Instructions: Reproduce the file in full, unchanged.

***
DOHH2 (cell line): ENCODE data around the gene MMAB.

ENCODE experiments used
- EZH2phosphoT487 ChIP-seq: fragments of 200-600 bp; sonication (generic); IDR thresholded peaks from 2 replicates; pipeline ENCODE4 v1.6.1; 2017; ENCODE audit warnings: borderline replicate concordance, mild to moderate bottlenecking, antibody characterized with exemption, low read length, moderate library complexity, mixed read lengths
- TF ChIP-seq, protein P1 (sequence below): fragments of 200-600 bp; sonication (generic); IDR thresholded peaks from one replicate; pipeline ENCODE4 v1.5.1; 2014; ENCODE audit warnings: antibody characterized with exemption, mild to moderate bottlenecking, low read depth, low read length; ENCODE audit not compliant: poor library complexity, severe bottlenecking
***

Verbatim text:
DOHH2 (cell line): ENCODE data around the gene MMAB.

ENCODE experiments used
- EZH2phosphoT487 ChIP-seq: fragments of 200-600 bp; sonication (generic); IDR thresholded peaks from 2 replicates; pipeline ENCODE4 v1.6.1; 2017; ENCODE audit warnings: borderline replicate concordance, mild to moderate bottlenecking, antibody characterized with exemption, low read length, moderate library complexity, mixed read lengths
- TF ChIP-seq, protein P1 (sequence below): fragments of 200-600 bp; sonication (generic); IDR thresholded peaks from one replicate; pipeline ENCODE4 v1.5.1; 2014; ENCODE audit warnings: antibody characterized with exemption, mild to moderate bottlenecking, low read depth, low read length; ENCODE audit not compliant: poor library complexity, severe bottlenecking